But healing—healing confounds.

I am not talking about healing in the metaphorical sense. That way we talk about healing apart from the body—that kind of healing that TV preachers who write New York Times best sellers talk about. Where it’s really not healing, but a bunch of self-help bull shit that makes pretty fire kindling. I am talking about blood and sinew stitching itself back together. Feeling the limits of our bodies—its strength; weakness, resilience, and precarity wrapped up into the same skin. The aches after that run where your muscles rebuild—the aches after that surgery when your muscle must learn to become one again. Because when Jesus’ body lived—when his body died—when Mary found his body outside a tomb, it was a body. A really real body—with skin pricks and splinters. At least for the Bible tells me so.


A man sat outside the gate by the pool of Bethesda

For 38 years he lived and tired within his body. Known not by a name, but by a serious of diagnoses. When his symptoms started he paid no attention—they were minor. Soreness and fatigue. Maybe the doctor’s tried really hard to diagnose him. Or maybe he avoided the doctor—afraid of the knowledge. Maybe he couldn’t afford the doctor. But whatever brought him to that—the Sheep’s Gate, the pool of Bethsaida, known for their healing, he lay there for 38 years. By a pool. With many others like him.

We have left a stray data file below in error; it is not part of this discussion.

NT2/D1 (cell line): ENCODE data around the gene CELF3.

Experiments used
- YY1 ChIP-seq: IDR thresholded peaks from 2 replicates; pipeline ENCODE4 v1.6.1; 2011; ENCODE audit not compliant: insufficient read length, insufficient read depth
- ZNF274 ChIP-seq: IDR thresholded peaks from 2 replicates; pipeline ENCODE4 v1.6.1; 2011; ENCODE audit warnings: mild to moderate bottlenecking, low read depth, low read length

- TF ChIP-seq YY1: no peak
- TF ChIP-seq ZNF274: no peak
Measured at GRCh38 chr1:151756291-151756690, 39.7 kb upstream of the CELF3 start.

It remains unknown why the man named by diagnoses sits alone.

Perhaps he feared asking too much—he already felt the malignant rejection of relationships in which he was once so entwined, because his body was too much.

Perhaps he did have a friend here or there, but when symptoms arose—when his body revealed itself as ill—they did not know how to respond. They sent nice texts about how they missed him and wished he would hang out more. They tried to pretend his illness wasn’t there. So he took the hint.